Small steps can decrease the UAE's food waste, experts say

An average person in the UAE wastes 197kg of food every year

Dubai, United Arab Emirates - HE Mariam Almheiri, Minister for Food Security and Mageed Yahia,  Director of WFP office in the UAE & Representative to the GCC trying a leftover food recipe at World Food Programme Stop the Waste campaign at Jumeirah Beach Hotel, Dubai.  Leslie Pableo for The National
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Emiratis and UAE residents have been asked to order only as much food as they can eat or cook at home and buy groceries in small amounts in a bid to reduce the country’s food waste.

The average person in the UAE wastes 197kg of food each year — up to double the amount compared to the average person in Europe or North America, who wastes between 95kg to 115kg annually.

On Wednesday, World Food Day, 40 government and international agency representatives gathered at the International Centre for Biosaline Agriculture in Dubai to discuss food security and the global fight against hunger and malnutrition.

“Around 820 million people are going to bed hungry and we are wasting a lot of food. We need to step up our game. The clock is ticking and we need to put our efforts together,” said Mariam Al Mehairi, the UAE’s Minister of State for Future Food Security, who addressed the round-table on a video call.

Prof Bhanu Chowdhary, dean of the College of Food and Agriculture at United Arab Emirates University, said people needed only take simple steps to drastically reduce food waste.

"Go to any restaurant and you will see how much food is wasted. Order only as much as you can consume. If you are under the illusion that you will take the food home, there is a 99 per cent chance it will end up in the bin," he said.

He said people’s reliance on takeaways, rather than home cooked meals, also contributed to waste.

"If you cook, there are greater chances you will be eating healthy food and the amount of waste will be reduced considerably.

"The message is to buy less and, when you order, be very careful.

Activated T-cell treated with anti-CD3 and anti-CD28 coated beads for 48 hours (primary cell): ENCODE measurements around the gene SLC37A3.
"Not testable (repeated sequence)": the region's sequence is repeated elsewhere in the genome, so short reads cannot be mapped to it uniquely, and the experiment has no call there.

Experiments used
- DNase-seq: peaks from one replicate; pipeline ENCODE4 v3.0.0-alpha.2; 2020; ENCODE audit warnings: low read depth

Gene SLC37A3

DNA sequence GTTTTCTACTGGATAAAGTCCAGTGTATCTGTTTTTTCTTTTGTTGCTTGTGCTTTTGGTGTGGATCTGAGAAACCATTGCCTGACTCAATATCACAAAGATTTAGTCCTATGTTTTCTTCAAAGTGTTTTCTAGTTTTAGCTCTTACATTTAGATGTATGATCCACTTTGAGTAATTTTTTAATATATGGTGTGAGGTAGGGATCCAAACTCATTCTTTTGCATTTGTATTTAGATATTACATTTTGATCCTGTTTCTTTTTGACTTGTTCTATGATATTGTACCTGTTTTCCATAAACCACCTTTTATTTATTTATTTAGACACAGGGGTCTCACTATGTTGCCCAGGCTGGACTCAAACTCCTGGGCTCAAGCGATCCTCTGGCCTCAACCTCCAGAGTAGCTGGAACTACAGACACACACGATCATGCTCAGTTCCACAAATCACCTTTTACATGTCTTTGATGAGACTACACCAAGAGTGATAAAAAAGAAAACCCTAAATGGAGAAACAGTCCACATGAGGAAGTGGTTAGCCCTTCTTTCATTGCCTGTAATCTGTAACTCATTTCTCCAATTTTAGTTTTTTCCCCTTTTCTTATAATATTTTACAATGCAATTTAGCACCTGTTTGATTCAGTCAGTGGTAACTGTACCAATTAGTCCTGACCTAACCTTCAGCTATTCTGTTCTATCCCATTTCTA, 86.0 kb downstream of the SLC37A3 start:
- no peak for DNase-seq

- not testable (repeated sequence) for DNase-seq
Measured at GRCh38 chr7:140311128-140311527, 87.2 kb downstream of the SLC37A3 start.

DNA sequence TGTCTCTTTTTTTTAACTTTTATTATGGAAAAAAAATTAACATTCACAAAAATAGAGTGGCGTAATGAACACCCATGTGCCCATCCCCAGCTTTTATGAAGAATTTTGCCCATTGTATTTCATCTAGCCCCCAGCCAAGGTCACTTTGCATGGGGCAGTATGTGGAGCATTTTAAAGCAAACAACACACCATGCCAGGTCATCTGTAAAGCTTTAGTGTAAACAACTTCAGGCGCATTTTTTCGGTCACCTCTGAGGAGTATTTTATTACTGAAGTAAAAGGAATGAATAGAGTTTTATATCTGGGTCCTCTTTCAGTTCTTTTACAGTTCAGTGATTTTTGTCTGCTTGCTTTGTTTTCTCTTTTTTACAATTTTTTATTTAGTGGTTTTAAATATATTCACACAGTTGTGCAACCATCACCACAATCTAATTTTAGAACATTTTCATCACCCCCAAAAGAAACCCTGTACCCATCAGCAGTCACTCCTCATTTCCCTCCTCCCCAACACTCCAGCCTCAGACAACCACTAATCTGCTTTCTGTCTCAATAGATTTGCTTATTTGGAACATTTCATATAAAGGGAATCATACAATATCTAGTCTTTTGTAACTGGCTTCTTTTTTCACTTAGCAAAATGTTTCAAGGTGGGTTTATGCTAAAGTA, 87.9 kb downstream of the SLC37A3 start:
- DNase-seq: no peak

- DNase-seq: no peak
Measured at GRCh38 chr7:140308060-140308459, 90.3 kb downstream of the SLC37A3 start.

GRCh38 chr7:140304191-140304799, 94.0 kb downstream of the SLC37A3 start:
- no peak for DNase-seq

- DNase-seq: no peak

"Let us adopt a healthy lifestyle, good eating habits and ensure whatever we save reaches the people who need it."

Dr Mageed Yahia, country director at World Food Programme, said food was often wasted at hotels and during celebrations such as weddings.

"The month of Ramadan becomes a festival of waste but it should be the other way around as it is a festival of fasting," he said.

Dubai Municipality previously said food comprised almost a quarter of the emirate’s total waste but that this rose to 55 per cent during Ramadan.

As part of efforts to reduce waste, fight malnutrition and decrease the country’s carbon footprint by importing produce, experts at the meeting suggested the UAE diversify its crops.

Diets worldwide are skewed towards a few major crops like wheat, maize and rice. Of roughly 6,000 plant species cultivated for food throughout human history, fewer than 200 are produced at a significant level.

Dr Ismahane Elouafi, director general of International Centre for Biosaline Agriculture, an international, non-profit agricultural research centre, said global diets need to include more climate-resilient and nutritious crops instead.

“A few staple crops dominate our food production systems and diets. This needs to change as it is neither good for our health nor is sustainable for our planet," said Dr Elouafi.

She said some major crops are ill-adapted to the effects of climate change, posing a risk to global food production.

"We must diversify the crops we grow so that we have more naturally nutritious foods and our food production systems are better prepared for climate change and other risks.

"Agrobiodiversity and crop diversification hold the key to sustainable food production and healthy diets. There are many neglected and underutilised crops that are more nutritious.”

She said Quinoa, a super crop from the Andes that is also grown in the UAE, was a great example of a predominantly locally consumed seed became a staple on menus worldwide.